Sugar: The most common way to feed sugar is in form of a sugar solution (a mixture of water and sugar). The relation between sugar and water should be either 1:1 or 2:3 (for example during winter in temperate climate). In case of the 1:1 solution, 1 kg of sugar is added to 1 l of hot water. The cooled down solution is fed to the colony. Outdoor feeding should be avoided due to robbing organisms. The internal feeding requires specific containers that are placed in the hive. For details, the beekeeper can watch YouTube videos by using the keywords "bee feeder" "feeding bees".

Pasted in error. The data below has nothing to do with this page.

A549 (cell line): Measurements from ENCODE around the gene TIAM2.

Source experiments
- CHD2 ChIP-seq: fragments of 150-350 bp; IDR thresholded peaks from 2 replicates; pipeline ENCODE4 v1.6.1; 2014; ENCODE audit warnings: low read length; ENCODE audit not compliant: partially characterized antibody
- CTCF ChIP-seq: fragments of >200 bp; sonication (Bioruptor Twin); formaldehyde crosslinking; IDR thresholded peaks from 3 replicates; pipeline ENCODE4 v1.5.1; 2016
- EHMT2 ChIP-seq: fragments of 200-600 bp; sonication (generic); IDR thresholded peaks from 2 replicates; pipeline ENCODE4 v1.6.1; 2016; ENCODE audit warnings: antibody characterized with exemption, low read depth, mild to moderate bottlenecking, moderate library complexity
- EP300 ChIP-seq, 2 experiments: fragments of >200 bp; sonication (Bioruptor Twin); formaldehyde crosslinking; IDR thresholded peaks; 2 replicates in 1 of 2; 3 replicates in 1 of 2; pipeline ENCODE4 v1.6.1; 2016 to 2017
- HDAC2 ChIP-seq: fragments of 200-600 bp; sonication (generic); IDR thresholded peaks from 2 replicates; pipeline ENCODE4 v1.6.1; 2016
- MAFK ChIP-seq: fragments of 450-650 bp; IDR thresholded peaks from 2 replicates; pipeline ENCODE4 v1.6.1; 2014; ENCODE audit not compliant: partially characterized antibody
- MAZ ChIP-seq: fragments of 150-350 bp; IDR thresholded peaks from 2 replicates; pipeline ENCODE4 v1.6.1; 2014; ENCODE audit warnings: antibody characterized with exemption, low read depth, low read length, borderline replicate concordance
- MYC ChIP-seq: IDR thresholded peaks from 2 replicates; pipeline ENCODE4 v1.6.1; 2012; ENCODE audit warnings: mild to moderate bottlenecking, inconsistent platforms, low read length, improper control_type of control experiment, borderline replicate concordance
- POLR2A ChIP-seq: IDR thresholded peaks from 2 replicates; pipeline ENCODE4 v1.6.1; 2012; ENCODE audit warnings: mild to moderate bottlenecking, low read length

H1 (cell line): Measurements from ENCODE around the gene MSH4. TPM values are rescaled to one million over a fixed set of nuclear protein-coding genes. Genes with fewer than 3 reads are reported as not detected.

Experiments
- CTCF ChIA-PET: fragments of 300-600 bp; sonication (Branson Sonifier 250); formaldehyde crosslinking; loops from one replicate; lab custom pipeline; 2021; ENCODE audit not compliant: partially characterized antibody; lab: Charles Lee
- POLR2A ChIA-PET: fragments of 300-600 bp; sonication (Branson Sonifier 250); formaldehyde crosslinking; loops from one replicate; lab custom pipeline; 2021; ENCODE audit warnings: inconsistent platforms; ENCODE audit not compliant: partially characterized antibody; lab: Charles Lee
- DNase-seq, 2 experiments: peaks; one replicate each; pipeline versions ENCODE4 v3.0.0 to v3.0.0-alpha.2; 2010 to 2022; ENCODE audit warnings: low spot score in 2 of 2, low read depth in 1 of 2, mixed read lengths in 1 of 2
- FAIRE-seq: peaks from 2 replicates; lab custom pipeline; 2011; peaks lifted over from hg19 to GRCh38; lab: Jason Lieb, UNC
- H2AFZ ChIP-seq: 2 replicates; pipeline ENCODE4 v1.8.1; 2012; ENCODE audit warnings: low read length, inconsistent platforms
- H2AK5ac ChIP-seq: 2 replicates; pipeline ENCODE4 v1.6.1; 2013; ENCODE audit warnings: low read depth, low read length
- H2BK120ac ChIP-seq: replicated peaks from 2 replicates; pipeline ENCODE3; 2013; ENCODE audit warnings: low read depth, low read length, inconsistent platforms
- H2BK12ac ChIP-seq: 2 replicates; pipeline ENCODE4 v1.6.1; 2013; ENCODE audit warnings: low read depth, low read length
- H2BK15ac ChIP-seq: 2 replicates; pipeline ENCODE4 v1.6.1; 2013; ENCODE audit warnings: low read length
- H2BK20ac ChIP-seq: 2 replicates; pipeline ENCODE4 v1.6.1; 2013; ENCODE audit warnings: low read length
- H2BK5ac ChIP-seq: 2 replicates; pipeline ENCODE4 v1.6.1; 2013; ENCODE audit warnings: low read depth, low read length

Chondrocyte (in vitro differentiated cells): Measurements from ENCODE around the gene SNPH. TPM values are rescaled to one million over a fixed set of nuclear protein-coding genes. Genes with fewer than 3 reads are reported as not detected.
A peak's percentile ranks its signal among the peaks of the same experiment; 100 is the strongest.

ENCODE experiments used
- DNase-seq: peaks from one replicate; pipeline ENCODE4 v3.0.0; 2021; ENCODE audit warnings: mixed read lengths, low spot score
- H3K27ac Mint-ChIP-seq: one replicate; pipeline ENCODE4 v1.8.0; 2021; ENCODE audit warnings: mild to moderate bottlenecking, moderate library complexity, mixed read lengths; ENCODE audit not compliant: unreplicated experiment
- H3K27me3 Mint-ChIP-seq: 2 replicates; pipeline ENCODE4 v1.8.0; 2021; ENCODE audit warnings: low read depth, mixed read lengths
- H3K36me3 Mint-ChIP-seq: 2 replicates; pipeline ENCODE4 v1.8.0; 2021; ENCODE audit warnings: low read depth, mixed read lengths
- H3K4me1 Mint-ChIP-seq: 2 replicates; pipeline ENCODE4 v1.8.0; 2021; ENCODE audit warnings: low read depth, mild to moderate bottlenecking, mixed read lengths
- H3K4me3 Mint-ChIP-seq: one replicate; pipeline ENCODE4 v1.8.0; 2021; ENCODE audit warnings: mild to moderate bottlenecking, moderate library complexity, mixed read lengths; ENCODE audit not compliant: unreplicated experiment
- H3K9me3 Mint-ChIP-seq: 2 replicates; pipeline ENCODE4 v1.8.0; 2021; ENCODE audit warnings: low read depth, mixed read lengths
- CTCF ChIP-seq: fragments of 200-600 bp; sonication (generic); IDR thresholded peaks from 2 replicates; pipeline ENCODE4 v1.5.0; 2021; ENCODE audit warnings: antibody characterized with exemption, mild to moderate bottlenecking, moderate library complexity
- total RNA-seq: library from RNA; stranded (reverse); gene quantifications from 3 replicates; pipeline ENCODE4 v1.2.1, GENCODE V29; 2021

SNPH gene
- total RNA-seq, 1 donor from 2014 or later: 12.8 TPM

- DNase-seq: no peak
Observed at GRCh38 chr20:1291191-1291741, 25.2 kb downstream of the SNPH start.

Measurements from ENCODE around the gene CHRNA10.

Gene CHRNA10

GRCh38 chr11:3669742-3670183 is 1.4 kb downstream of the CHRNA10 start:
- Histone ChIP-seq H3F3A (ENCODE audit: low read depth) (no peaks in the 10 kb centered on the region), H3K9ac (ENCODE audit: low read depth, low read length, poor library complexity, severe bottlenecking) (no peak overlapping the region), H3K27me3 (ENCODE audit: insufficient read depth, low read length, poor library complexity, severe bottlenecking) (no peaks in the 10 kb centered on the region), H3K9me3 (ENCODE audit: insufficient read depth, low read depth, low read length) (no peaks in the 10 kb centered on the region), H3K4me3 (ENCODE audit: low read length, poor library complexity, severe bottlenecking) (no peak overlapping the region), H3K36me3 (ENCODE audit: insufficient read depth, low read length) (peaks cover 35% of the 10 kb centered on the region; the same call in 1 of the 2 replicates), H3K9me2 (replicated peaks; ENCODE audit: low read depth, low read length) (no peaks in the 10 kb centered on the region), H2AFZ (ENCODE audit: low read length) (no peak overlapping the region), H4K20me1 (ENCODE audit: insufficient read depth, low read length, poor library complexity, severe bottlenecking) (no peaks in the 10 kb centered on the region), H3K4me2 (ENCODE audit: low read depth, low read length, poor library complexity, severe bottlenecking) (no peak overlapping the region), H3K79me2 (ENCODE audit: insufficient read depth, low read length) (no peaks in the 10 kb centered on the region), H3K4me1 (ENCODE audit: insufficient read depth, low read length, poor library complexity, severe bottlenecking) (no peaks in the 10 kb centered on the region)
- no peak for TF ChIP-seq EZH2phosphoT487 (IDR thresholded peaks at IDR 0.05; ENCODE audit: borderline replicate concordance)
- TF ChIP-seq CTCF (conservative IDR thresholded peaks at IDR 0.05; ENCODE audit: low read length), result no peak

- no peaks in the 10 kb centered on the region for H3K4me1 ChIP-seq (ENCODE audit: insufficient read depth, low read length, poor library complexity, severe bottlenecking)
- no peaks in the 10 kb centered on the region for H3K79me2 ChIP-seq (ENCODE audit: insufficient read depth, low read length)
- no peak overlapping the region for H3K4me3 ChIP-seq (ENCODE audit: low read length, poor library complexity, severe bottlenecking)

Pollen substitute:' Substitutes may be prepared of pulse and cereal flours (beans, peas, soy, chick peas, barly, ...). Pulses and cereals are first roasted and grounded to flour. The flour may be put in a weather protected container near the hive. Do not provide too much flour. The bees would not use it in time and this may affect the aroma of it. Moisture may affect the flour and lead to to mould which bees bring in the hive.

References

  1. Holeta (unknown date). Beekeeping Manual for beginners.
  2. Ethiopian Beekeepers Association & SNV (2011). Advanced Beekeeping Manual. Express Printers PLC, Addis Ababa, Ethiopia.